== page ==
Wolfgang Munchau of the Financial Times provides an excellent and from what I can tell, overlooked argument against central banks’ eagerness to cut interest rates to shore up wobbly financial markets.
His point is simple, and I am annoyed that I didn’t think of it. The reason that monetary authorities are so quick to lower rates when a bubble bursts is that if an economy slips into deflation, it is very difficult to pull it out, as the last decade plus of stagnation attest. Yet as Munchau illustrates, there is no sign of a rapid fall in inflation, such as took place in Japan in the early 1990s and the US in the 1930s. Au contraire, inflation expectations are rising, particularly in Europe. That suggests that by using the wrong remedy, central bankers will merely be replacing one set of problems with another.
From the Financial Times:
“If stupidity got us into this mess, then why can’t it get us out?”
– Will Rogers, late US writer and actor
We are certainly trying very hard.
The stupidity that got us into our financial mess was low, and occasionally negative, real interest rates over long periods of time. Now that the bubble has burst, central banks are responding by cutting interest rates yet again.
By the end of this year, if market expectations prove correct, the US Federal Reserve will have cut short-term rates by a full percentage point from their peak. It has become the policy orthodoxy of the early 21st century that central banks must overreact to asset-price induced economic downturns.
This orthodoxy has its intellectual roots in past recessions. Burst asset price bubbles triggered the Great Depression in the 1930s and more recently cost Japan a decade of economic growth. What turned these crises into calamities was a string of policy mistakes. In both cases, central banks failed to respond to a sharp fall in inflation.
Once deflation descended on the US and Europe in the 1930s and on Japan in the 1990s, the zero nominal interest rate rendered monetary policy toothless: since nominal rates cannot go below zero, negative inflation implies positive real interest rates. In such an environment, central banks lose their ability to provide sufficient stimulus. The lesson the current generation of policymakers has drawn is that the monetary policy has to react fast and decisively when an asset-price bubble bursts and threatens a recession.
But that conclusion does not follow logically from historical observation. The mistake central banks made during those periods was to disregard a strong fall in inflation. It is our consensus today – and rightly so – that the ultimate purpose of monetary policy is to keep consumer price expectations anchored at some mildly positive inflation rate. Should those expectations fall dramatically, history has taught us that a central bank must act decisively to bring inflation back into target.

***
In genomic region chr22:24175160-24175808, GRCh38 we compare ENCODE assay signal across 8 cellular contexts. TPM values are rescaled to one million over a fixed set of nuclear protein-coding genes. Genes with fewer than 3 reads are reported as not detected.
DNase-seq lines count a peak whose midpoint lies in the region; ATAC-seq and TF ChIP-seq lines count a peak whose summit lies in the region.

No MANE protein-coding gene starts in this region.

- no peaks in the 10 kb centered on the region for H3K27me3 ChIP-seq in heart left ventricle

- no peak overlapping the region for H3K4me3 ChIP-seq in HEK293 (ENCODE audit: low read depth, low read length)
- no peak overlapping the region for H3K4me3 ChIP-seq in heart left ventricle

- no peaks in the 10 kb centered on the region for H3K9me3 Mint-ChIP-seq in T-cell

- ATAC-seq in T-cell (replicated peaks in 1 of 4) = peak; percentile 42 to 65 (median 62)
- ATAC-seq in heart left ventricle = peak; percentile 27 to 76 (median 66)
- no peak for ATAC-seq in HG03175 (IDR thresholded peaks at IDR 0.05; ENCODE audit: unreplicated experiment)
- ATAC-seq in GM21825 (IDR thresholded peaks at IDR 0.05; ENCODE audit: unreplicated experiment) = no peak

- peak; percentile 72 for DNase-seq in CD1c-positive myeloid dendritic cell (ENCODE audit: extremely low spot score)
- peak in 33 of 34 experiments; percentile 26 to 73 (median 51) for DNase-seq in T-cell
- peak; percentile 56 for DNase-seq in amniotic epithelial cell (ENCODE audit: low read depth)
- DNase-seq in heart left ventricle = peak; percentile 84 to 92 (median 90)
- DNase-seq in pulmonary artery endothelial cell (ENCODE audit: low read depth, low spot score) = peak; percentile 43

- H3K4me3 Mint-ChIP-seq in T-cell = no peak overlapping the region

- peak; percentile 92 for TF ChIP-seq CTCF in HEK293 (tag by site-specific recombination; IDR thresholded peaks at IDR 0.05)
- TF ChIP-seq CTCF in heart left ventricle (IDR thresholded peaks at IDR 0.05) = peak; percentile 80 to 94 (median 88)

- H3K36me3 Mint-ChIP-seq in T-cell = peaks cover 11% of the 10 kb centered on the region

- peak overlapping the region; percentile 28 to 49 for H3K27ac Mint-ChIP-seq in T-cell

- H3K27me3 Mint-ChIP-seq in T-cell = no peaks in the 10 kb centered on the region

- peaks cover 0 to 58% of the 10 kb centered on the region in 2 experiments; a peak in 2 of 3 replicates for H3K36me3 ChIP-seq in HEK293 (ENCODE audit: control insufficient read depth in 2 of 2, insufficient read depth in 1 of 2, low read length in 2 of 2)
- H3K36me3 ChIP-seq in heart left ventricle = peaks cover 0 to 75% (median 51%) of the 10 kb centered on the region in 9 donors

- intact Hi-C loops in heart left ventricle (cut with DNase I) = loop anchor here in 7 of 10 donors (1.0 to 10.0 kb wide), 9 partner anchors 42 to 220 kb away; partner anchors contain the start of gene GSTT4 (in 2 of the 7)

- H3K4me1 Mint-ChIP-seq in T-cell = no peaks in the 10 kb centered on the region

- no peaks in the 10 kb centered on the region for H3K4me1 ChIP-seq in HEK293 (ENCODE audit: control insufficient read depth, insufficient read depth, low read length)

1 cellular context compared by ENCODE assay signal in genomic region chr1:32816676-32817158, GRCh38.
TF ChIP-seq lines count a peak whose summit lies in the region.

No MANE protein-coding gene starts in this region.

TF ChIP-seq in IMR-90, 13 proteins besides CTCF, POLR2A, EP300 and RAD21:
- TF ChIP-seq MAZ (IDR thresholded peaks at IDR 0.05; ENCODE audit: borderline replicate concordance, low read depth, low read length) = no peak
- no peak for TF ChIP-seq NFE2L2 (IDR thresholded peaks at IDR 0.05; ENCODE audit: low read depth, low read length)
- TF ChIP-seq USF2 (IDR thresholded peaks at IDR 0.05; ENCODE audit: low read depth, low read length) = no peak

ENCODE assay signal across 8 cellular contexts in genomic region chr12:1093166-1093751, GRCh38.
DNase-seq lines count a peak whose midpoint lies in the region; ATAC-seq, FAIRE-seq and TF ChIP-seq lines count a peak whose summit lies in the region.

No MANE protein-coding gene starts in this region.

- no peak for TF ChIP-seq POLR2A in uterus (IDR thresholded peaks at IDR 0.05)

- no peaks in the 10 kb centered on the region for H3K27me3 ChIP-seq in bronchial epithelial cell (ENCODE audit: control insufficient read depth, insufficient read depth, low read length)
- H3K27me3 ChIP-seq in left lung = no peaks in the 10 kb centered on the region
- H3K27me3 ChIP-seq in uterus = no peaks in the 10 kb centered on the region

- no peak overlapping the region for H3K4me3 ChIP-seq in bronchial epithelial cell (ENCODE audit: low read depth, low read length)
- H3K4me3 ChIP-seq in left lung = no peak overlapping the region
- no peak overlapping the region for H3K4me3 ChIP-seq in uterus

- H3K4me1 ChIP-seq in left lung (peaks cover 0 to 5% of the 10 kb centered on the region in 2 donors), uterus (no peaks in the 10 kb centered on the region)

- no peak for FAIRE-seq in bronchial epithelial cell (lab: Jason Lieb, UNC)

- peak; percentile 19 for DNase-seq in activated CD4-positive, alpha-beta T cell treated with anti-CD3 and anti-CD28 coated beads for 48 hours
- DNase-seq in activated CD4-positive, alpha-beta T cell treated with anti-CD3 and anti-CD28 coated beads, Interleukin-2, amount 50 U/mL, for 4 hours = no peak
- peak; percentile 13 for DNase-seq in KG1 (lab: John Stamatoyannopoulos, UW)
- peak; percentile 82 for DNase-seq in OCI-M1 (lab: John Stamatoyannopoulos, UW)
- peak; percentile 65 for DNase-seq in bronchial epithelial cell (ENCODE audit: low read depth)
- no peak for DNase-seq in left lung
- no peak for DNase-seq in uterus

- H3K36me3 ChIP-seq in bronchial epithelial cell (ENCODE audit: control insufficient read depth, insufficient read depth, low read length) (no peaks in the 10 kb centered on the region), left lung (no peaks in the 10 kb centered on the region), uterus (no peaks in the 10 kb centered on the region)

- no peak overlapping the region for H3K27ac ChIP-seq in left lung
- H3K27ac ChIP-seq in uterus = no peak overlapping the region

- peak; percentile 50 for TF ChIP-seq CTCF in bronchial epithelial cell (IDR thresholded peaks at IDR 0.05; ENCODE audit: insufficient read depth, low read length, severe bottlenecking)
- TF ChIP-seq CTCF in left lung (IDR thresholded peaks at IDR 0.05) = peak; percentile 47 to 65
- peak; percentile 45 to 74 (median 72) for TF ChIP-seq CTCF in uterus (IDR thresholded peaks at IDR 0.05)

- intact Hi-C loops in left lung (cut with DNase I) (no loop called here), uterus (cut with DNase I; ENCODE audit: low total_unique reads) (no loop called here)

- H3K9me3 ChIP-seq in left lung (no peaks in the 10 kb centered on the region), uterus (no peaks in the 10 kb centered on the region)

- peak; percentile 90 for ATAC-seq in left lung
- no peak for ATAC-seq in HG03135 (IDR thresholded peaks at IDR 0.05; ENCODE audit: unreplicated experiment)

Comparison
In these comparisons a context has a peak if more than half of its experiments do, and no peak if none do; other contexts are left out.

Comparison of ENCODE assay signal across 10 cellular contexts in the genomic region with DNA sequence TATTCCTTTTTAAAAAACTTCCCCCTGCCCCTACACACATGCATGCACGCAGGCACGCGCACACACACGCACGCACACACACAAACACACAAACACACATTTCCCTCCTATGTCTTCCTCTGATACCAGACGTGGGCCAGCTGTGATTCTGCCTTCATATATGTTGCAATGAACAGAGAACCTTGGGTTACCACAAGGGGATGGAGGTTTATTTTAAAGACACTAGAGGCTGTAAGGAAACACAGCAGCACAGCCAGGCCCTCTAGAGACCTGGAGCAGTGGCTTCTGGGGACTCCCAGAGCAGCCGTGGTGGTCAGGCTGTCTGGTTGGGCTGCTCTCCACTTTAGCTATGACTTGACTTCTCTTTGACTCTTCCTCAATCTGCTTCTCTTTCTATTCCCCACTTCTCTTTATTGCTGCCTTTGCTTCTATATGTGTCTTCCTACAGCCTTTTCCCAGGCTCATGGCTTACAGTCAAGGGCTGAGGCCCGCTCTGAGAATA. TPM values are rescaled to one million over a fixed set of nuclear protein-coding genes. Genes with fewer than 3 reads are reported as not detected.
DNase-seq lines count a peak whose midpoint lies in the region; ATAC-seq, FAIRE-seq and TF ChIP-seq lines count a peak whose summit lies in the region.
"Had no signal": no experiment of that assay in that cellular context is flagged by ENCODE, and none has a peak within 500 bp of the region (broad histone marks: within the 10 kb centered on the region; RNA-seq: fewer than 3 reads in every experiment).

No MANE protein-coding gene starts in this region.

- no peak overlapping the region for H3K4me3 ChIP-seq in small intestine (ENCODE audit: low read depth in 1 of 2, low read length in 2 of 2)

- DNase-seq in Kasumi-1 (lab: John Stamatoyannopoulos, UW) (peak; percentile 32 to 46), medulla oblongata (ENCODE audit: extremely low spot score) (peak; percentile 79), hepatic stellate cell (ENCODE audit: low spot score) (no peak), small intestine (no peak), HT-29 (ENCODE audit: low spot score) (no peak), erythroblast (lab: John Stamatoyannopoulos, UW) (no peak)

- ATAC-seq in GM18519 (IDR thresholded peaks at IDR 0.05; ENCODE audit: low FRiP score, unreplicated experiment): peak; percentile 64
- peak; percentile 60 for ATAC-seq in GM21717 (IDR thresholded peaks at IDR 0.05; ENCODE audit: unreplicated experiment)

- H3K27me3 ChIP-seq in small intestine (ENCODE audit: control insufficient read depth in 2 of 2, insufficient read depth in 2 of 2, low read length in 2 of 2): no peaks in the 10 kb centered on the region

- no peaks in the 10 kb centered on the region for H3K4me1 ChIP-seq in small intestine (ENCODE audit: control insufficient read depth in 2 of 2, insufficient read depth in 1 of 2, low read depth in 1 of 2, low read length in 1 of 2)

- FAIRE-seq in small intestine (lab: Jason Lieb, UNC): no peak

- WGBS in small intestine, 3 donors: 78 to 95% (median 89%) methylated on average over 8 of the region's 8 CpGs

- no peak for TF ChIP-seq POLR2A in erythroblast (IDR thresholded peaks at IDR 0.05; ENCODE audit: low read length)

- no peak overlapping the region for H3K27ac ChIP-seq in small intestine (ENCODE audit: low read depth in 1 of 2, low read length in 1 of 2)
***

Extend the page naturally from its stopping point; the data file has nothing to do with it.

But we are living in a very different environment. On the contrary, inflation expectations are rising everywhere, and this is not a statistical argument about the price of oil and food. US core inflation has been above the central bank’s comfort level for some time. And in the eurozone, even a strong euro has not stopped inflation from rising to 3 per cent in November. This year’s price increases may fall out of next year’s inflation indices, but what about next year’s price increases? We are already seeing evidence of those dreaded second-round effects. Whether it is Finnish nurses or German train drivers, Europeans are asking for wage increases to compensate for a loss of purchasing power. Some of these negotiated wage increases are no longer consistent with the inflation target and productivity developments.
Just witness the furious debate on purchasing power that is raging in the French media. A perceived loss of purchasing power is often a first step towards a persistent increase in inflationary expectations. Long-term inflation expectations in the eurozone, as measured by interest rate futures, are running at nearly 2.5 per cent, which is not consistent with an official target of “close to but below 2 per cent”. While some forecasters expect eurozone inflation to slow next year, nobody predicts that it will fall below target, let alone turn negative.
So the inflation outlook would justify a neutral policy stance at best. I agree that there is a non-trivial risk of a substantial slowdown in the US economy and maybe even a recession. But it is not clear to me that monetary policy is the right tool to deal with a slowdown that is not accompanied or caused by a decline in inflationary expectations.
This is not a moral point. It is about what a central banker’s toolkit can realistically achieve. If a financial market generates a bubble, one would expect that asset prices would eventually fall back after the bubble has burst. Over long periods asset prices are self-correcting. If a central bank does not care about asset prices on the way up, but starts to target them on the way down, it risks stoking up inflationary expectations.
Look at it in terms of insurance. Lower interest rates insure us against the risk of a slowdown, but we are paying a price by accepting new risks. Among the biggest are moral hazard and higher inflation in the future.
The moral hazard argument is well known: banks reap the profits in the good times and beg for central bank support during bad times.
Higher inflation is a more immediate concern. If it is tolerated, expect serious convulsions in global bond markets and serious disruption to the global flows of funds. If it is not tolerated, expect a policy shift in the opposite direction and at greater magnitude. Neither scenario is appealing.
On balance, the benefits of a loose monetary policy are not nearly as one-sided as its advocates claim. A bias towards low interest rates got us into this mess. Low interest rates will not get us out of it. Central banks should keep their cool.